James Blunt is a beneficiary of immense privilege

This article was originally published in the Student 24/01/15. The online version can be accessed here.

“Classist gimp”, and “prejudiced wazzock”. Such are the insults levelled by James Blunt at MP Chris Bryant, for daring to suggest that the entertainment industry is disproportionately dominated by people from wealthier backgrounds. In his letter, Blunt frantically denies that he has been the beneficiary of social privilege; instead, he insists, his background worked against his success. To clarify, James Blunt attended Harrow. How we all pity him.

In Britain seven per cent of children are privately educated, with around one per cent attending boarding school. And yet with Tom Hiddleston, Eddie Redmayne, Harry Lloyd, Damian Lewis and Frank Turner all Eton alumni, and hundreds of celebrities from Lily Allen to Leona Lewis likewise attendees of prestigious private schools, you’d be forgiven for assuming that education in the UK resembles a bizarre amalgamation of Harry Potter, Downton Abbey and Glee.

So why is it that so many of the successful come from so narrow a sector of society? The bitter reality is that our elitist entertainment industry simply reflects a wider problem: modern Britain is far from meritocratic. Blunt’s wail of “classist” is therefore a particularly poignant moment of irony. While correct to point out the existence of reverse snobbery, Blunt’s claim that being mocked as “too posh” is somehow comparable to the fierce struggle faced by those without the building blocks of wealth and opportunity, which he takes for granted, is wildly out of touch. If Blunt of all people cannot recognise that he, having attended a £30,000 per year boarding school, is privileged, then there is no hope for any of us.

Blunt’s illogical stance is indicative of a pervasive, wilful refusal to admit the existence of any form of privilege due to the mistaken assumption that this would entail the denial of individual effort and achievement. Far from it. Blunt, and his fellows mentioned above, are fantastically talented and highly deserving of success. However, it is foolish to pretend that socio-economic background doesn’t have vast influence on who will succeed, when, in an entertainment industry glutted with talent from all walks of life, it is individuals from wealthy families who achieve such statistically disproportionate fame.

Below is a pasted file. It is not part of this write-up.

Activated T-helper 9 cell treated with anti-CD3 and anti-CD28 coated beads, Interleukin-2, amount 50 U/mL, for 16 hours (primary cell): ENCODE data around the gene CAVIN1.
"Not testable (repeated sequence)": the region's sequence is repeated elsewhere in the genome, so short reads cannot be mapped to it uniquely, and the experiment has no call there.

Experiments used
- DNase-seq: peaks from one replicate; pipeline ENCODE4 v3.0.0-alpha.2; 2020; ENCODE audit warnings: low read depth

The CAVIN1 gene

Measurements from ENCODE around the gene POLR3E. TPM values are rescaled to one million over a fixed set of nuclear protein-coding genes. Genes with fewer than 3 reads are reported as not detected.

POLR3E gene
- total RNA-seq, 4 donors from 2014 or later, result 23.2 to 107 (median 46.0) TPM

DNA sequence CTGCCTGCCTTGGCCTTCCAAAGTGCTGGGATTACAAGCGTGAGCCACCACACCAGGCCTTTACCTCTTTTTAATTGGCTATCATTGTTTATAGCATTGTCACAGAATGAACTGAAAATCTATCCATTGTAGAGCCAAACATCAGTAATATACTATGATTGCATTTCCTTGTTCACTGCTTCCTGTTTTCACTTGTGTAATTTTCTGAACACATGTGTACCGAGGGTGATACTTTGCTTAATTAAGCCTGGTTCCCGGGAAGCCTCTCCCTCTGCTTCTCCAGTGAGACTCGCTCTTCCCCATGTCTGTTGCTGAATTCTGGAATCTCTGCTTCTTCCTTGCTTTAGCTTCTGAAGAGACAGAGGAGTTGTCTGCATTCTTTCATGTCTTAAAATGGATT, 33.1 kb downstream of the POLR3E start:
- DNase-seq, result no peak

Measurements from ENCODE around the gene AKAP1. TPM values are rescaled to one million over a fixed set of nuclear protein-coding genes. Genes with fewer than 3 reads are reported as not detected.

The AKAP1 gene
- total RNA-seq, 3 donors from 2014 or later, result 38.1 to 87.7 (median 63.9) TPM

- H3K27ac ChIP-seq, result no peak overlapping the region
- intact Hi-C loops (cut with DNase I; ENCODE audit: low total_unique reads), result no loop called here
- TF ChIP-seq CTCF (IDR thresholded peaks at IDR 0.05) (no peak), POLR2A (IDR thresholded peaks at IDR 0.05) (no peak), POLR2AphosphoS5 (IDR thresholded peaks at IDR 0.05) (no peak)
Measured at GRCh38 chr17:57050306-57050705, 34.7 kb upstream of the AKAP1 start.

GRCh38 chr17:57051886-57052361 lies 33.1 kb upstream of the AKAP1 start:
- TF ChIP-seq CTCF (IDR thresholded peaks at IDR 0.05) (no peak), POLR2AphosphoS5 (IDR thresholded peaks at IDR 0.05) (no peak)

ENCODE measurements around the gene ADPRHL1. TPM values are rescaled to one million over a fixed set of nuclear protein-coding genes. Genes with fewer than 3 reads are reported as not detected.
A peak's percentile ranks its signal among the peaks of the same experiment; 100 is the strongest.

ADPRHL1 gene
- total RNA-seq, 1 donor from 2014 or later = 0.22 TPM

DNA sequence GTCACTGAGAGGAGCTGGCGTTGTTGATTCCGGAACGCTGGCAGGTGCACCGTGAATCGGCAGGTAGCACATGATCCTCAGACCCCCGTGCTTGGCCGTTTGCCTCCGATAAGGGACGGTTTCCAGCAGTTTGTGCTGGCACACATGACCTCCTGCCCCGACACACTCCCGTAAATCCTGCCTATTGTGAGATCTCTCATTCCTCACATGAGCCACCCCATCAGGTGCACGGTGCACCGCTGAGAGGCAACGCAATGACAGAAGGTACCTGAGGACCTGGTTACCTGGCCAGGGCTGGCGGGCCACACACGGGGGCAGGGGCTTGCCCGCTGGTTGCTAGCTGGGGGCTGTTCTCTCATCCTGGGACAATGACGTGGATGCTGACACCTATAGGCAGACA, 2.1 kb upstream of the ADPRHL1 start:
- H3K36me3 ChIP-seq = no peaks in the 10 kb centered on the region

“Privilege” is simply a label for the fact that some begin life further forward on the starting block than others, and that this head start helps sustain them throughout their careers.

In fact, according to the Equality Trust, lack of social mobility is the only indicator of social inequality among Western nations in which Britain out-performs (or rather under-performs) even the United States. Particularly in the competitive creative industries the benefits of having attended wealthy institutions, which facilitate both academic excellence and social connections, become of increasing importance.

No-one should be made to feel ashamed of their wealthy background, but neither is it acceptable for the wealthy to blindly assume their success is down to natural talent alone. It is vital that we all take a moment to step back and gain perspective on our lives, and acknowledge that we may well be benefiting from some form of privilege, whether in terms of wealth, race, sexuality or gender. There are many out there, like Blunt, who are living in an illusionary bubble of meritocracy. It’s about time they snapped out of it.

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